7. MARTIN SCORSESE, TAXI DRIVER (1976): Again a Best Picture nominee, winner of Best Film at Cannes, yet no nomination for Best Director for Scorsese who plunged his audience in the hell of New York at night time. Nearly perfect, he should have been among the nominees. His film made Travis (De Niro) a time bomb ticking away until his explosion which results in carnage and blood and utter madness…and dark irony.
8. WOODY ALLEN, MANHATTAN (1979): A comedic masterpiece that the Academy criminally under appreciated with just two nominations. Allen deserved one for Best Director, and the film was robbed of a Best Picture nod. He balances the comic elements of the perfectly with the dramatic elements to give us a slice of life that asks us to have a little faith in people….
9. PHILLIP KAUFMANN, THE RIGHT STUFF (1983): A jaunty, soaring, exciting epic about the Mercury space program with a superb cast, stunning visual effects, and non stop action that allows the three-hour film to breeze by. Kaufmann merges comedy with heartfelt drama, sentimentality and tragedy to give us a great American film. How did they miss Kaufmann for Best Director when again it is clearly a directors film.
10. PENNY MARSHALL, AWAKENINGS (1990): Women have never gotten a fair shake from the Academy if they are a director, and Marshall was no exception. She brilliantly guided Robin Williams and Robert De Niro to award-winning performances in this haunting film and should have been among the final five…her film was. She should have been nominated again for A League of Their Own (1992) and again, they blew it.
11. BARBRA STREISAND, THE PRINCE OF TIDES (1991): Snubbed for Yentl (1983) which I understood, The Prince of Tides (1991) is nominated for seven Academy Awards including Best Picture but no Streisand. I am not a fan, but she deserved to be there for this film. Though it must have been a stunt, but I loved that she presented Best Director to Kathryn Bigelow for The Hurt Locker (2009), the first woman to win Best Director and about time.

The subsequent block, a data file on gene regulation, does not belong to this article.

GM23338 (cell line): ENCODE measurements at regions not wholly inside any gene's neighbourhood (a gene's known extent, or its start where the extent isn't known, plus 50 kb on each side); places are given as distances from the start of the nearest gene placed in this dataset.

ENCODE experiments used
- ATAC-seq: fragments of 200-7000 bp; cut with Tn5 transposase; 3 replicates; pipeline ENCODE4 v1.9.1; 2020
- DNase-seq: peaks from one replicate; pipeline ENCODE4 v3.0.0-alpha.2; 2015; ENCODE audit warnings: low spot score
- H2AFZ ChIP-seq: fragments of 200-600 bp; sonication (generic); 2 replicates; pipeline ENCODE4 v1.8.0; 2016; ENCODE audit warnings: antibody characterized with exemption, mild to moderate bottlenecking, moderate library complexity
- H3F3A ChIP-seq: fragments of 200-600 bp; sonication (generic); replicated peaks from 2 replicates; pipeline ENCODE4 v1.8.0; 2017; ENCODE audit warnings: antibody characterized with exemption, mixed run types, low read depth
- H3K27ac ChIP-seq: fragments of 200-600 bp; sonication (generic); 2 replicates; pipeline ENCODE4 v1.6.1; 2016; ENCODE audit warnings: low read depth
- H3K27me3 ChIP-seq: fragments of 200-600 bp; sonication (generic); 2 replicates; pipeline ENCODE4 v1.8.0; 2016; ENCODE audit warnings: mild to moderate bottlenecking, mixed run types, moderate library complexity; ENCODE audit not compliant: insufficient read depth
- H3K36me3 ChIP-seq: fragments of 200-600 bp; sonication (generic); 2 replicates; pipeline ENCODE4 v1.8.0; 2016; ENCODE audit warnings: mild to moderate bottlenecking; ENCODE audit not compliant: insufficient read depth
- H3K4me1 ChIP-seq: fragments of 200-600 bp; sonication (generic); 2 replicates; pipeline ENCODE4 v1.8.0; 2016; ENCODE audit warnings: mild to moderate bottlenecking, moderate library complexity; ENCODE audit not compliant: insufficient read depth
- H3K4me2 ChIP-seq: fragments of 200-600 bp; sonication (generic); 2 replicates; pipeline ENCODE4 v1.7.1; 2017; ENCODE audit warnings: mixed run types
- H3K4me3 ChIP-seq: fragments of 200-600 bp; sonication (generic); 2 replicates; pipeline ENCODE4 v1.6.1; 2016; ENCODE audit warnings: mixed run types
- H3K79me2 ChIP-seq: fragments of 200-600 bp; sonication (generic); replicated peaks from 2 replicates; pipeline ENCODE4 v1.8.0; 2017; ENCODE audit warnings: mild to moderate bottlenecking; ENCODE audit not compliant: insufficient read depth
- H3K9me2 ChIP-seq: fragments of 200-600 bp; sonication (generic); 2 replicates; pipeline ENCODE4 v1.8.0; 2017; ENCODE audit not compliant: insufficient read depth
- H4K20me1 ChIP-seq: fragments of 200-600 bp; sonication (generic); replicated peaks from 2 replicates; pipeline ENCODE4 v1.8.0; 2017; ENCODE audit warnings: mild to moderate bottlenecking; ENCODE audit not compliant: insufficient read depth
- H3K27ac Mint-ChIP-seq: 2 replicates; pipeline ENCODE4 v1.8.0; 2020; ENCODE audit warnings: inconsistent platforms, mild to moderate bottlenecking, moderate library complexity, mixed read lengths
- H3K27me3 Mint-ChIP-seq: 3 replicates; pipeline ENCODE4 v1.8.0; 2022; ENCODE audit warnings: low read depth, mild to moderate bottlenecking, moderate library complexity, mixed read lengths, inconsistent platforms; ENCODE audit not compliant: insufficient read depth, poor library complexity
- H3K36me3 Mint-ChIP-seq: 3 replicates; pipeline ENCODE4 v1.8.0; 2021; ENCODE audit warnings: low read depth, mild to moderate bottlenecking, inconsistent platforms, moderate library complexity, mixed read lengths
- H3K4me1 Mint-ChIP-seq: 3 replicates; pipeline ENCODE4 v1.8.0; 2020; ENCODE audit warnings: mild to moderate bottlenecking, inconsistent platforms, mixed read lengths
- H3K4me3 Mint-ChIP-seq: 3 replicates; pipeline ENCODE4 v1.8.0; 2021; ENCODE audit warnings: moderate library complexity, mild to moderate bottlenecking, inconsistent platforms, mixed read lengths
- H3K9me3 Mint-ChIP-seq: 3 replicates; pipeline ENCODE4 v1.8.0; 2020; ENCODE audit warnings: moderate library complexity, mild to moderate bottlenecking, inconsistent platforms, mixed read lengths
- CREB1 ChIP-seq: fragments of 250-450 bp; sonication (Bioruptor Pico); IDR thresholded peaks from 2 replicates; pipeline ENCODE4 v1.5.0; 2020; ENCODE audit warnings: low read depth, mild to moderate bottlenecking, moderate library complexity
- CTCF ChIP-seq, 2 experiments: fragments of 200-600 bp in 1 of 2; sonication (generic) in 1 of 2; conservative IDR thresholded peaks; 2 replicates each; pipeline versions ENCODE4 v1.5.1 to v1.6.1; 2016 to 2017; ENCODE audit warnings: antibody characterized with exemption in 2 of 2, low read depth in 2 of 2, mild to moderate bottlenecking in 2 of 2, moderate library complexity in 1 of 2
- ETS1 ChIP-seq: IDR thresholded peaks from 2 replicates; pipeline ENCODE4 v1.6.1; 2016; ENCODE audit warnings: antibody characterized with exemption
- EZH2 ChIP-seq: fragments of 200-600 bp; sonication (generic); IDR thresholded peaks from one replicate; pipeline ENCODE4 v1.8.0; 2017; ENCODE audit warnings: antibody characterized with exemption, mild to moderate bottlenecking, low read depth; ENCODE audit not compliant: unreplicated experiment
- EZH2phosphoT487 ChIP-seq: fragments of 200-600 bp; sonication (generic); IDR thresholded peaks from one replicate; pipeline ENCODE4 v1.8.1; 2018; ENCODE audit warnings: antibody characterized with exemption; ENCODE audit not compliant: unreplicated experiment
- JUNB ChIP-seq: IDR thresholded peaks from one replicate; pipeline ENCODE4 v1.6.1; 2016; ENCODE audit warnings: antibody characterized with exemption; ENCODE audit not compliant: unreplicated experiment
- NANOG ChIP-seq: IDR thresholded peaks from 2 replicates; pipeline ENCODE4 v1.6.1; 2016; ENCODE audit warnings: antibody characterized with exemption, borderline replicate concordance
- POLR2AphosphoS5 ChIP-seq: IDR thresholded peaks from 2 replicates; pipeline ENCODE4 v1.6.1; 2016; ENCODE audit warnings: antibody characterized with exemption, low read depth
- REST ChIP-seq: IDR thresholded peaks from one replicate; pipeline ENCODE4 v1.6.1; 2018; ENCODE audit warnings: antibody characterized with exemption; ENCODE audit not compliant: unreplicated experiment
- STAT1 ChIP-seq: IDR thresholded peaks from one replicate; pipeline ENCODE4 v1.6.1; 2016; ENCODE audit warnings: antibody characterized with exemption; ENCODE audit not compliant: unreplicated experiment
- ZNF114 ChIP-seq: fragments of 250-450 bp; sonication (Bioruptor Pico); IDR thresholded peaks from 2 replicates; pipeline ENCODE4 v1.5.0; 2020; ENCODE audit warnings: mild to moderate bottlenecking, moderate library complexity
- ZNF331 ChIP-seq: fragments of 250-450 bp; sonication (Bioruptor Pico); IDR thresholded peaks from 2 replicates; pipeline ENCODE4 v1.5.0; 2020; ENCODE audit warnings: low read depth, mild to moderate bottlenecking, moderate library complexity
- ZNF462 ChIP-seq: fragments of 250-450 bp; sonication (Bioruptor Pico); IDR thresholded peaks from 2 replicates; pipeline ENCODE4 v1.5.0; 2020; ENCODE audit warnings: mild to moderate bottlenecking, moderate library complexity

12. RON HOWARD, APOLLO 13 (1995): Nine nominations and none for Best Director. The man who managed to squeeze tension out of a film to which we all knew the ending, was ignored though like Spielberg before him he won the DGA (deservedly so). Howard understood every facet of the film and made a movie masterpiece that was also wildly entertaining.
13. CHRISTOPHER NOLAN, THE DARK KNIGHT (2008): Nolan made the comic book art with this stunning film, the second in his Dark Knight trilogy, and by far the very best comic book adaptation ever made. Heath Ledger is astounding as the Joker, his director allowing him to create, allowing him to do what he did best.
14. BEN AFFLECK, ARGO (2012): In many ways being snubbed for Best Director after winning the DGA actually helped Afflecks film Argo (2012) win Best Picture. He was expected to be nominated and was not, and the fact he was not stunned the industry, so it seemed the film came from nowhere to take Best Picture over formidable competition.
15. KATHRYN BIGELOW, ZERO DARK THIRTY (2012): She surpasses her work on The Hurt Locker (2009) for which she won an Oscar and the DGA, but instead of honoring her as they should (the DGA did) they snub her. The controversy surrounding the film was obviously too much for the Academy….they blew it.